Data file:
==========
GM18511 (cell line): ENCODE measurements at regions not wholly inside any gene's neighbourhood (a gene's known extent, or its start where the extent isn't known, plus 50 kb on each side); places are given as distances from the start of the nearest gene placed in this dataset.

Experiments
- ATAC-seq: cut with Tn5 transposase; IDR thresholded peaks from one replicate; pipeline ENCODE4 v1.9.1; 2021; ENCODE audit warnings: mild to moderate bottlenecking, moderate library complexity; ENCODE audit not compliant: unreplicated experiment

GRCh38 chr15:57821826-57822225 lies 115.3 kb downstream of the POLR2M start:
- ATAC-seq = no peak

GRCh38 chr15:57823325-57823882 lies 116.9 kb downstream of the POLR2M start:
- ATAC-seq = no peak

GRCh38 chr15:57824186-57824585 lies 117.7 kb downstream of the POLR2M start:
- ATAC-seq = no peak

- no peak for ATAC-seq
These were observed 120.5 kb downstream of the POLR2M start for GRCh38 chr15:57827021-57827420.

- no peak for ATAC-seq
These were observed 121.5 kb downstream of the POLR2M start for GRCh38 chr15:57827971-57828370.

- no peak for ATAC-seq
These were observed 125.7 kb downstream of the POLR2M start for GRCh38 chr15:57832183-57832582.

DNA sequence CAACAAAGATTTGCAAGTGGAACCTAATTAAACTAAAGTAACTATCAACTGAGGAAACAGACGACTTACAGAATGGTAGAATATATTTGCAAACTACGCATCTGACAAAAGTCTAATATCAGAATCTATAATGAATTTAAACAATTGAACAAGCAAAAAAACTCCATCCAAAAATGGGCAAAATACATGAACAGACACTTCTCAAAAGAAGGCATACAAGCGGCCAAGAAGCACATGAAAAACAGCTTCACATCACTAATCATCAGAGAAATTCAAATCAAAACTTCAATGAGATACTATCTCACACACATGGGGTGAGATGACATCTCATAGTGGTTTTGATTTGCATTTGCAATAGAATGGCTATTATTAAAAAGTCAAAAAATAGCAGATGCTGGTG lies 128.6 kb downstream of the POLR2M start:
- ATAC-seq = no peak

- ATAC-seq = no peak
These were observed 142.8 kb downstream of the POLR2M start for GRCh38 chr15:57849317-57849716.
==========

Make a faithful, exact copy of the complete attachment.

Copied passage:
GM18511 (cell line): ENCODE measurements at regions not wholly inside any gene's neighbourhood (a gene's known extent, or its start where the extent isn't known, plus 50 kb on each side); places are given as distances from the start of the nearest gene placed in this dataset.

Experiments
- ATAC-seq: cut with Tn5 transposase; IDR thresholded peaks from one replicate; pipeline ENCODE4 v1.9.1; 2021; ENCODE audit warnings: mild to moderate bottlenecking, moderate library complexity; ENCODE audit not compliant: unreplicated experiment

GRCh38 chr15:57821826-57822225 lies 115.3 kb downstream of the POLR2M start:
- ATAC-seq = no peak

GRCh38 chr15:57823325-57823882 lies 116.9 kb downstream of the POLR2M start:
- ATAC-seq = no peak

GRCh38 chr15:57824186-57824585 lies 117.7 kb downstream of the POLR2M start:
- ATAC-seq = no peak

- no peak for ATAC-seq
These were observed 120.5 kb downstream of the POLR2M start for GRCh38 chr15:57827021-57827420.

- no peak for ATAC-seq
These were observed 121.5 kb downstream of the POLR2M start for GRCh38 chr15:57827971-57828370.

- no peak for ATAC-seq
These were observed 125.7 kb downstream of the POLR2M start for GRCh38 chr15:57832183-57832582.

DNA sequence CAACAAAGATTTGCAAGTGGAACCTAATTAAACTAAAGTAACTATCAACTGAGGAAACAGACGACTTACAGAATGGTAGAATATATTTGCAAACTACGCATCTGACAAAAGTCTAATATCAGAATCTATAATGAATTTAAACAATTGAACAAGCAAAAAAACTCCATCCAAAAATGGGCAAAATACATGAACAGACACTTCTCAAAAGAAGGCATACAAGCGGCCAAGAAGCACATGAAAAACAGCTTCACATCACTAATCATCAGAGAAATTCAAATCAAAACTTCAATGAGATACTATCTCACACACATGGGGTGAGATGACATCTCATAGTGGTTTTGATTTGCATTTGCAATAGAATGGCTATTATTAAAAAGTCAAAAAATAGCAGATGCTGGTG lies 128.6 kb downstream of the POLR2M start:
- ATAC-seq = no peak

- ATAC-seq = no peak
These were observed 142.8 kb downstream of the POLR2M start for GRCh38 chr15:57849317-57849716.